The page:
After the Fall

Photo by Virginia Lee Hunter

So what happens now? The Los Angeles City Council’s firm majority stood firm to the last against the passage of the new city charter. Now the members of that same majority get to be the ones who implement it. What a great idea.

But nothing here is quite that simple — except, perhaps, the voting majority’s desire to see its city run better. Which resulted last week in the overwhelming passage of a large and complex new blueprint for city government. And in the sore-loser "the mayor’s money won" stances of most of the termed-out council hacks who had opposed it.

The charter’s victory was a double act of electoral faith: First, the voters believed the new document would improve a city government long gone in bureaucratic decay. Then, implicitly, they believed the current city government would promptly install the new system.

It already looks as if the voters were probably more right in the first instance than in the second. The big question remains whether that council majority wants to see the new charter put into action. Last week, council President John Ferraro announced he would form a special City Council committee to create the necessary ordinances. It was a feel-good announcement, all right. But I’d have a lot more confidence in Ferraro’s sincerity if he hadn’t — to the tune of $110,000 — become the anti-charter campaign’s biggest single backer.

Meanwhile, the pro-charter council minority has just been augmented by the election of two new council members: Nick Pacheco from the 14th District and Alex Padilla from the 7th. Their presence brings to seven (out of 15) the number of council members in favor of the new document: The others are Joel Wachs, Mike Feuer, Cindy Miscikowski, Mark Ridley-Thomas and Laura Chick.

But that’s still a minority. The majority still rules. Not that the council couldn’t go through the motions of charter renewal without making a real change: There’s a lot of easy stuff to be done, what with exiling tons of the present charter’s legal boilerplate into flexible city ordinances. You could actually do most of this automatically with a law office’s well-programmed PC.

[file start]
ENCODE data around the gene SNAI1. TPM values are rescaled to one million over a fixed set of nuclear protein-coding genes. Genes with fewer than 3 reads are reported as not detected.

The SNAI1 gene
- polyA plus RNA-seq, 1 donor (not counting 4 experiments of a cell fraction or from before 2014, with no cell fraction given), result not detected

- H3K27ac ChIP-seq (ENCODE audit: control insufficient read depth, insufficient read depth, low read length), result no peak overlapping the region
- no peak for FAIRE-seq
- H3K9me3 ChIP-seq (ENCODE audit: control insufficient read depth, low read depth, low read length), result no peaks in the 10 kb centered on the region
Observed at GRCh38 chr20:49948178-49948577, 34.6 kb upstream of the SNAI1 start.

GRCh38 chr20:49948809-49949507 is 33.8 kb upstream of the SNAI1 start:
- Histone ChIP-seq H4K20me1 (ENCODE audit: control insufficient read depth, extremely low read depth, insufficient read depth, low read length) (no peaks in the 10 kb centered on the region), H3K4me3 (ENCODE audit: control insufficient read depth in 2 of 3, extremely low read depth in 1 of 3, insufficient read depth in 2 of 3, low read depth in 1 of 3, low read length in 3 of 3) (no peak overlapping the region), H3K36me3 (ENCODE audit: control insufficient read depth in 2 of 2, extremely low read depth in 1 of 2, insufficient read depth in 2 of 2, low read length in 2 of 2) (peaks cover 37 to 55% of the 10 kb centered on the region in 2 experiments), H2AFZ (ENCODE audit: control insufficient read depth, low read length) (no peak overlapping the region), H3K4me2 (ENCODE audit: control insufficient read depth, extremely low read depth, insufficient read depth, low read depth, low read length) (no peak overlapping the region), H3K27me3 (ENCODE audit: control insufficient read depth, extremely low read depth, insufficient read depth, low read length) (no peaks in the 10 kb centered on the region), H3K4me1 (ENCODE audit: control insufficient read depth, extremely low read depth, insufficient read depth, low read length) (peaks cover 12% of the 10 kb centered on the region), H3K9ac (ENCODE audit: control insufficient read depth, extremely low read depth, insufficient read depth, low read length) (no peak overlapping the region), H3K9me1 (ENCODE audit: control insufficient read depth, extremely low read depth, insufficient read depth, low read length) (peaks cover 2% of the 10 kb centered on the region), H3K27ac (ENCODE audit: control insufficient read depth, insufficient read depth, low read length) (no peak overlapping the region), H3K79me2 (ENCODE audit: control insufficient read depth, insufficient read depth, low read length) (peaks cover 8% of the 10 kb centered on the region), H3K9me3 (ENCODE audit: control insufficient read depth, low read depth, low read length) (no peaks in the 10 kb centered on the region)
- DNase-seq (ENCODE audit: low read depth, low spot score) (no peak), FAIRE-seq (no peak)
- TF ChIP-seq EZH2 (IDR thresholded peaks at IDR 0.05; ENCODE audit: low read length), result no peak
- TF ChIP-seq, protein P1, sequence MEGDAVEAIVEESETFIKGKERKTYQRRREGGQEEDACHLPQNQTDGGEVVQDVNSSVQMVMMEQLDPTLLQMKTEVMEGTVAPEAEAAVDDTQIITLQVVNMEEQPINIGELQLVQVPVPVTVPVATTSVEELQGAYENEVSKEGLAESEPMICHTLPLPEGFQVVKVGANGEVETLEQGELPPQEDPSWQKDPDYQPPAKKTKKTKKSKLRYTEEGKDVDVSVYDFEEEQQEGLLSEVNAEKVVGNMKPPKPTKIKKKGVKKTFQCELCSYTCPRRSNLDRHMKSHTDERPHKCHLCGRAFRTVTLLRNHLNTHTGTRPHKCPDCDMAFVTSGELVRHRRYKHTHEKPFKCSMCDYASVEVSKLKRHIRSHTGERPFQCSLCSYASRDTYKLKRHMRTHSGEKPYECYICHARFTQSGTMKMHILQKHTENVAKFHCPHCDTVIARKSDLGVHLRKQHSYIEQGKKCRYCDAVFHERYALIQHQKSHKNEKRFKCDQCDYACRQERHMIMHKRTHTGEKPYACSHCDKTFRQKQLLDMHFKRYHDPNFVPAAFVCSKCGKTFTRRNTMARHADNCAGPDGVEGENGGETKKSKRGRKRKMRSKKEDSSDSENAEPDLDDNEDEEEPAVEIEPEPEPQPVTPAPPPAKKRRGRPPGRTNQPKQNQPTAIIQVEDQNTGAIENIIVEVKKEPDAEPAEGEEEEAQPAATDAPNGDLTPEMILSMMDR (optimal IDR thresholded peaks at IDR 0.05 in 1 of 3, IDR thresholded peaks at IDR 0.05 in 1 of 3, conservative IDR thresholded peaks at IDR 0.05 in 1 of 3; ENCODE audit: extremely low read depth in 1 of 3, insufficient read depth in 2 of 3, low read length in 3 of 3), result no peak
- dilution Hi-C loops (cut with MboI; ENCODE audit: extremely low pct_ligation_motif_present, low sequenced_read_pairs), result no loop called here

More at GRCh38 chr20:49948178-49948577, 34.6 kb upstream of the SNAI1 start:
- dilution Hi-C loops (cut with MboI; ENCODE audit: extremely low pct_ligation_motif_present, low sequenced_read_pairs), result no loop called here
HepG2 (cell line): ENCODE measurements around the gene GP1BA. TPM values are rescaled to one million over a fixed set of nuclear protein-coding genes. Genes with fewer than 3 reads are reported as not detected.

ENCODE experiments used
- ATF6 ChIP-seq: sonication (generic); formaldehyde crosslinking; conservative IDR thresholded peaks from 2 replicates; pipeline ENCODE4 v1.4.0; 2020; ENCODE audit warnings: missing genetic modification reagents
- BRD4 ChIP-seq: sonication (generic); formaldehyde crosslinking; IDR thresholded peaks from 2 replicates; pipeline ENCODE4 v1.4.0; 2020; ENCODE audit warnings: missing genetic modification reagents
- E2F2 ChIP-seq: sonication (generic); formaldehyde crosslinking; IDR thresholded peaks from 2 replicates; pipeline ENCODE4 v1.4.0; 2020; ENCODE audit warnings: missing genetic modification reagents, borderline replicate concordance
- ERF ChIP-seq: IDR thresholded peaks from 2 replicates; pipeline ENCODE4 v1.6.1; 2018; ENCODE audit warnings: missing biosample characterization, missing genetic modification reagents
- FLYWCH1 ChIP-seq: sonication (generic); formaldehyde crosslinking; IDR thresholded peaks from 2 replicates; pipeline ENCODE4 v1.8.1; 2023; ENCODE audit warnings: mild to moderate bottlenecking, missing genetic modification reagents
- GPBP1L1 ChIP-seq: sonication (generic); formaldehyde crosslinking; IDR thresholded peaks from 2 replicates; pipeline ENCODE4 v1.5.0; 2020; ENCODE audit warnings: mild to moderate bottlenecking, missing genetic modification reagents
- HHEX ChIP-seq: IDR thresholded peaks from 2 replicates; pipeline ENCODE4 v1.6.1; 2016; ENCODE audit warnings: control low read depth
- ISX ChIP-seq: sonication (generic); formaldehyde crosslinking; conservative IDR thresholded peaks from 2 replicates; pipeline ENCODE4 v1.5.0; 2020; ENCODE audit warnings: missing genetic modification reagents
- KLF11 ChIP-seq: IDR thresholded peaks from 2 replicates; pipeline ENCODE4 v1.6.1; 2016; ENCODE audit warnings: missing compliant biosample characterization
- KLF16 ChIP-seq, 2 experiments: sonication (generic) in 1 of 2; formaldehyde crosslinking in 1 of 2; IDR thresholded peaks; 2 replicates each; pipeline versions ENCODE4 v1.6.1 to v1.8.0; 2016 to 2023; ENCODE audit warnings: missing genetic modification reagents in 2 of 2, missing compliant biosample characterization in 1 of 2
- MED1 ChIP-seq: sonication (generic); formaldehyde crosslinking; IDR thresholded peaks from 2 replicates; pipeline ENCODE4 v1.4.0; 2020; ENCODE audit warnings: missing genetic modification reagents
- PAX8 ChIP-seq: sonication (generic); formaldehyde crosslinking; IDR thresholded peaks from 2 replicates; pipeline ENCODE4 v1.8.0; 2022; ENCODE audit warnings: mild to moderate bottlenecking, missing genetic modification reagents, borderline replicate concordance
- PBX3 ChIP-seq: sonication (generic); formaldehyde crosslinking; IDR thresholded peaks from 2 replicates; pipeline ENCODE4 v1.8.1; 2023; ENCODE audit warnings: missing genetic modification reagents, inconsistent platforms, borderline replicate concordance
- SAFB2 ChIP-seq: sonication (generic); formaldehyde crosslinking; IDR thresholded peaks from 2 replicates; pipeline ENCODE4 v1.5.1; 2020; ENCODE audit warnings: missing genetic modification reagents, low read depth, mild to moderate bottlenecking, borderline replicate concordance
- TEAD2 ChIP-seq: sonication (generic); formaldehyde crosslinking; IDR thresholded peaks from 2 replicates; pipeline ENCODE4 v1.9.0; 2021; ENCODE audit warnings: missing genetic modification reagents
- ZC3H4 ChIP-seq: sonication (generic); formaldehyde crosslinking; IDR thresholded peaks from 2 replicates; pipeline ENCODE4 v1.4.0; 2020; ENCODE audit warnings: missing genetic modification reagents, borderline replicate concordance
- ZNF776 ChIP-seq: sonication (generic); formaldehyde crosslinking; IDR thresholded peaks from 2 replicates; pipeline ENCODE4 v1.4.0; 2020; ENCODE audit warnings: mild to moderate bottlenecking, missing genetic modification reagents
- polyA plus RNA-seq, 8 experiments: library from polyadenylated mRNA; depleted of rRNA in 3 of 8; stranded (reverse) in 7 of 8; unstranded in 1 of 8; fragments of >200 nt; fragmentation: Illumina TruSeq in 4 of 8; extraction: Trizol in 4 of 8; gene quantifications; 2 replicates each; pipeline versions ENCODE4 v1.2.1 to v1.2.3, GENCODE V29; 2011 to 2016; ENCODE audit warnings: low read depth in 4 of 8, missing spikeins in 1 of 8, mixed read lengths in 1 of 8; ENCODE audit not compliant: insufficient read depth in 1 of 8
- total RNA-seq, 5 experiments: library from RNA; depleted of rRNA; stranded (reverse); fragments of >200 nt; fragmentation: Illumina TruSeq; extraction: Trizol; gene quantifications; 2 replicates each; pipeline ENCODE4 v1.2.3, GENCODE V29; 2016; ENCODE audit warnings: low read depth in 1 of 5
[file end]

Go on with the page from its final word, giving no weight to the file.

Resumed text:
But you have to ask yourself, what interest do the members of the council’s ruling octet have in going beyond that to make the spirit of the new charter come to life within the next year?

Probably none. Their single main argument against the new charter was that it would transfer power from the council to the mayor. Why then should they waste their remaining years in office by proving or disproving their theory?

After all, it took the council more than two years just to get around to implementing the city ethics ordinances of 1990 — and these were "plug and play" laws, rigorously codified before they even went to the voters. It would be sheerest fantasy to imagine that an entire new charter, with all its vagueness and last-minute consensual language, could be put into effect in less time — even if the lawmakers wanted this to happen. The most we can expect from them is a running start.

But meanwhile, old laws are good laws. I’d guess that, without major efforts, we won’t see this charter in full effect until we have a new mayor and a new council majority, two years from today. Even then, it might take a court order to blast away the long-constipated legislative peristalsis. For years to come, the city may well stay stuck with most of its old charter.

But it’s interesting to see who’s out there making the contrary assumption. Mayor Dick Riordan, in his post-election victory message, spoke of the new charter as having instantly banished lobbyists from City Council offices. As Appointed Charter Commission chair George Kieffer explained to KNX over the weekend, however, barely a single charter provision would affect council lobbying. (If it had tried to stop lobbying, the charter might never have passed, so great would have been the opposition of the almighty City Hall lobbyists.)